Human RNF213, which encodes the protein mysterin, is a known susceptibility gene for moyamoya disease (MMD), a cerebrovascular condition with occlusive lesions and compensatory angiogenesis. Mysterin mutations, together with exposure to environmental trigger factors, lead to an elevated stroke risk since childhood. Mysterin is induced during cell stress, to function as cytosolic AAA+ ATPase and ubiquitylation enzyme. Little knowledge exists, in which context mysterin is needed. Here, we found that genetic ablation of several mitochondrial matrix factors, such as the peptidase ClpP, the transcription factor Tfam, as well as the peptidase and AAA+ ATPase Lonp1, potently induces Rnf213 transcript expression in various organs, in parallel with other components of the innate immune system. Mostly in mouse fibroblasts and human endothelial cells, the Rnf213 levels showed prominent upregulation upon Poly(I:C)-triggered TLR3-mediated responses to dsRNA toxicity, as well as upon interferon gamma treatment. Only partial suppression of Rnf213 induction was achieved by C16 as an antagonist of PKR (dsRNA-dependent protein kinase). Since dysfunctional mitochondria were recently reported to release immune-stimulatory dsRNA into the cytosol, our results suggest that mysterin becomes relevant when mitochondrial dysfunction or infections have triggered RNA-dependent inflammation. Thus, MMD has similarities with vasculopathies that involve altered nucleotide processing, such as Aicardi-Goutières syndrome or systemic lupus erythematosus. Furthermore, in MMD, the low penetrance of RNF213 mutations might be modified by dysfunctions in mitochondria or the TLR3 pathway.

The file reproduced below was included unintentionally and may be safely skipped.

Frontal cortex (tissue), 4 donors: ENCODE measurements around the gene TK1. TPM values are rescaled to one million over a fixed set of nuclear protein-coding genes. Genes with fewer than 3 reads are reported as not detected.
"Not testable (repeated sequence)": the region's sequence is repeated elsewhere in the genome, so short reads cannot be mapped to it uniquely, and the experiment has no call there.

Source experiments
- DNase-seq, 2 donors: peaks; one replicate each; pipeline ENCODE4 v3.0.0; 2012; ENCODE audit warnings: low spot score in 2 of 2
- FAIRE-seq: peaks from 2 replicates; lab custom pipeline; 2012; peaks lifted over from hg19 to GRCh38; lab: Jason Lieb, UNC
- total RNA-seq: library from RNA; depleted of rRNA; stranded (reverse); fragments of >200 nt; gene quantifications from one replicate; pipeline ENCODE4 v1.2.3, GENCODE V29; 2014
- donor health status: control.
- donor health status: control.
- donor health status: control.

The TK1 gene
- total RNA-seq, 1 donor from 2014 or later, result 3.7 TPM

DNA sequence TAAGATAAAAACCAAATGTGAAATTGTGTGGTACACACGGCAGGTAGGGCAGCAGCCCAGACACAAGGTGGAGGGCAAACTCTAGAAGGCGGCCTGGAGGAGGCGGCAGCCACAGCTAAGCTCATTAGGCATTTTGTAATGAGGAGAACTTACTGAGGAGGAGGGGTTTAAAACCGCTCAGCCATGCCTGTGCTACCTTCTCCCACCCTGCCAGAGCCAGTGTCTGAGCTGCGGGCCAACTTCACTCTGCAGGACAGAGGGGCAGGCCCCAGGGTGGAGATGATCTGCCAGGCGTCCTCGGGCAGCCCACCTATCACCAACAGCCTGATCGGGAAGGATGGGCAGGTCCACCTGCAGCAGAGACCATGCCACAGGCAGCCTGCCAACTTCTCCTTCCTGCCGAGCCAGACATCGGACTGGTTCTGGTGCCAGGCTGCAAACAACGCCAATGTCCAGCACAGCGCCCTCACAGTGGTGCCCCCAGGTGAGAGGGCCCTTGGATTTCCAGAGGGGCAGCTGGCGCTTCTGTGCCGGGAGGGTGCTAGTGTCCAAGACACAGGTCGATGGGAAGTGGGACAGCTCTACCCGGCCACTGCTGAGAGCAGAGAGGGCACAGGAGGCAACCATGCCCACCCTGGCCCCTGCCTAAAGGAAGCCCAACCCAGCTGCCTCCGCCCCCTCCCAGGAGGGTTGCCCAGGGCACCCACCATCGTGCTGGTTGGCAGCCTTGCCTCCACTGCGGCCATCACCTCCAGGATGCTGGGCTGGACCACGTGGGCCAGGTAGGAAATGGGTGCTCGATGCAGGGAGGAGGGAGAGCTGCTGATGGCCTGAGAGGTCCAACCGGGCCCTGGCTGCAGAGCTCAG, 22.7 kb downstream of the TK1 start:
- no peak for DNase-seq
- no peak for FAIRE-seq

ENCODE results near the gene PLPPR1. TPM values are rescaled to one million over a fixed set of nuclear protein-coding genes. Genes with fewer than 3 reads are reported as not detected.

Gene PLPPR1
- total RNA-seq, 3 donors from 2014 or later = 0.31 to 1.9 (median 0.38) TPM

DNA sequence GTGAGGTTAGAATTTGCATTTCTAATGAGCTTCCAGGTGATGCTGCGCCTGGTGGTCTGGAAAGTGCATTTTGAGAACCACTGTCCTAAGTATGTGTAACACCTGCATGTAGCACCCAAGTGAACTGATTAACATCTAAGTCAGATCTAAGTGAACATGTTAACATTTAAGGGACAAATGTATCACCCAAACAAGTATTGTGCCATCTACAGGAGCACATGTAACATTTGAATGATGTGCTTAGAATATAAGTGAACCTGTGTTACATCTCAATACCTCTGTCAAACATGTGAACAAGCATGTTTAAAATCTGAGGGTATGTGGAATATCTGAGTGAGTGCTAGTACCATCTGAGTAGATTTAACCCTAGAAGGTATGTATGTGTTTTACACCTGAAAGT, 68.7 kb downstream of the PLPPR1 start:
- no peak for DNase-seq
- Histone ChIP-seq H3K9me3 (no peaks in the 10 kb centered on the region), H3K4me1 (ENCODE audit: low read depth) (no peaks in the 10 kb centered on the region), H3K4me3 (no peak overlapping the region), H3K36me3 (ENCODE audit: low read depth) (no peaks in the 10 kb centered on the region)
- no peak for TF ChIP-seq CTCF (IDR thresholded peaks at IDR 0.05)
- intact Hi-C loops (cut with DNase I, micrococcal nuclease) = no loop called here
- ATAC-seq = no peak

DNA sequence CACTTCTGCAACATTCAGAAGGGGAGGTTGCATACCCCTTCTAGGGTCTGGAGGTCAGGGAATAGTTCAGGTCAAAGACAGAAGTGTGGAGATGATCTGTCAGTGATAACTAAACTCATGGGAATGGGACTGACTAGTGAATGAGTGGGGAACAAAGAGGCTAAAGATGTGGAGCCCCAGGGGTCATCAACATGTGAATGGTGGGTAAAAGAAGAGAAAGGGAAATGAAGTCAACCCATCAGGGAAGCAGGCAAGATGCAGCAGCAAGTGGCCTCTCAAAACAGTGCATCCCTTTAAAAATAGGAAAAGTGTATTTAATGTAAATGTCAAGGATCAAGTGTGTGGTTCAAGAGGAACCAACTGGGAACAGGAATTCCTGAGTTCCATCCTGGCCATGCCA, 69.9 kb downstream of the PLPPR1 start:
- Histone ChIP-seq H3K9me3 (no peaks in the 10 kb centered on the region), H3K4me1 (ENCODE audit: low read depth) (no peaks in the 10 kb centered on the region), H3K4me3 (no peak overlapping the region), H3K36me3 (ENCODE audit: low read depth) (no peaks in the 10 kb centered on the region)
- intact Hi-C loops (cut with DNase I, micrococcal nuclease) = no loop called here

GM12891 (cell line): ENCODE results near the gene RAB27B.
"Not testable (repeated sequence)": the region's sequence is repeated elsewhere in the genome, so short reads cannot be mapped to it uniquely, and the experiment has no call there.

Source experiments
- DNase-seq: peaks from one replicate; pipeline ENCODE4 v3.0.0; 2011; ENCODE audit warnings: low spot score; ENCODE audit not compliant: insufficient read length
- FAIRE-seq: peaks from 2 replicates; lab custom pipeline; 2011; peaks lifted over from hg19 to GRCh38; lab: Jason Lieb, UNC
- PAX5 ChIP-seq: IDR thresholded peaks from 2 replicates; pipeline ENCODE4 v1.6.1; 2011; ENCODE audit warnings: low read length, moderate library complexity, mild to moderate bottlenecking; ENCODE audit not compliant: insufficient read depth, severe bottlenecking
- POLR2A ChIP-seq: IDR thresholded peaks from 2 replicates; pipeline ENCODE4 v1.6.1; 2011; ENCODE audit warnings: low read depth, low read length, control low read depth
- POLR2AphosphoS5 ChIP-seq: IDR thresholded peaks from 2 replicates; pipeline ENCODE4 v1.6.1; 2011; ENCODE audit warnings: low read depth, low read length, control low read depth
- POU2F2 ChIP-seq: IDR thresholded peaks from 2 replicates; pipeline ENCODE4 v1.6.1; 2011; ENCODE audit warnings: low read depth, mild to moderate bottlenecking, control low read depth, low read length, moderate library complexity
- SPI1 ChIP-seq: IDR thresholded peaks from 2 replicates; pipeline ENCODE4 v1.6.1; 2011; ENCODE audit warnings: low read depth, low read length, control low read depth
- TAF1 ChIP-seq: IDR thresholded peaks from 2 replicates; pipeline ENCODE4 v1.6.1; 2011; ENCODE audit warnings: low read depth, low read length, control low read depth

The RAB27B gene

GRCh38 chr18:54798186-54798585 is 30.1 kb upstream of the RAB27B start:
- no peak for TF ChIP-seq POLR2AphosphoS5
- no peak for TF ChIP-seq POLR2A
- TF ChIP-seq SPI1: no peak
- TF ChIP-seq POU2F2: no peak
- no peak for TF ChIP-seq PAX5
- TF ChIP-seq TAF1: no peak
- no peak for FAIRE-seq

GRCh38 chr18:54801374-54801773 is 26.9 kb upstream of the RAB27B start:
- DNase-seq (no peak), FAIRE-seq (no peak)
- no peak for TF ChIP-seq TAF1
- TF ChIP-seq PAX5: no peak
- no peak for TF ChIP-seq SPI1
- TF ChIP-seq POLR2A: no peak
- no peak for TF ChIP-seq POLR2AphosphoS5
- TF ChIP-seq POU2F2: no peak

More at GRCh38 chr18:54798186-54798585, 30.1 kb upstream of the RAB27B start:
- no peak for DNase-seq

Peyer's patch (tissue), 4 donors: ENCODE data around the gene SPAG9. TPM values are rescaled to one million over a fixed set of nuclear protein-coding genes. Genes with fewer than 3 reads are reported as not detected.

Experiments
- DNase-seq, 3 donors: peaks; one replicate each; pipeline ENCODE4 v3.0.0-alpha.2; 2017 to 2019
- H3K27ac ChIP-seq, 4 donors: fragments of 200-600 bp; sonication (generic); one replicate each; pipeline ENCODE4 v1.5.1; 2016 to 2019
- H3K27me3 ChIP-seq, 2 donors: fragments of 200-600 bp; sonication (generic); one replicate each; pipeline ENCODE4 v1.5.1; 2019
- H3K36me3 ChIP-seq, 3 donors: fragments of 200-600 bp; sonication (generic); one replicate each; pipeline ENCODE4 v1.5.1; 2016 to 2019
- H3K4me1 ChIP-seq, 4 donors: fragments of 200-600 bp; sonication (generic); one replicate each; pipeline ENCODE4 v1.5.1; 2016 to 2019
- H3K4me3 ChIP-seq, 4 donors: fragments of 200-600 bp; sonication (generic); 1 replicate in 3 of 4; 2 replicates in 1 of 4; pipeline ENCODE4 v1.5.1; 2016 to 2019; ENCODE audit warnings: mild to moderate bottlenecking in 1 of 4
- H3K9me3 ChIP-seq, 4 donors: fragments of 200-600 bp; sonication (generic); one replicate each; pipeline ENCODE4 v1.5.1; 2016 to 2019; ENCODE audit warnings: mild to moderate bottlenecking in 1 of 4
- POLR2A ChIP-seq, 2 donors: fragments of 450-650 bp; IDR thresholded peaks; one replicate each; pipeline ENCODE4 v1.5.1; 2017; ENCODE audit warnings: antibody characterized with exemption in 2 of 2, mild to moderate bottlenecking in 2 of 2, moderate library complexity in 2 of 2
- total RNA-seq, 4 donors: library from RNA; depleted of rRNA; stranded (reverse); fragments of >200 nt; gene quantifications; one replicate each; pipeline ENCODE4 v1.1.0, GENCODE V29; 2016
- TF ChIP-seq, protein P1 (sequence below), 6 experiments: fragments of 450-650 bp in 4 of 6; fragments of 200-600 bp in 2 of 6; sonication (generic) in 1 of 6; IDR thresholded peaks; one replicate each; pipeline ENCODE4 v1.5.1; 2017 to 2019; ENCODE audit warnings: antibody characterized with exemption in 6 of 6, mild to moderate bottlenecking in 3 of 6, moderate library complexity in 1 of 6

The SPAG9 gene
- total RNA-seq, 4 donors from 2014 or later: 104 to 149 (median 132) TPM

Keywords: AAA+ disaggregase; Autoimmune vasculopathy; Innate immunity; Mitochondrial dysfunction; Perrault syndrome; Stroke genetics; Ubiquitin ligase.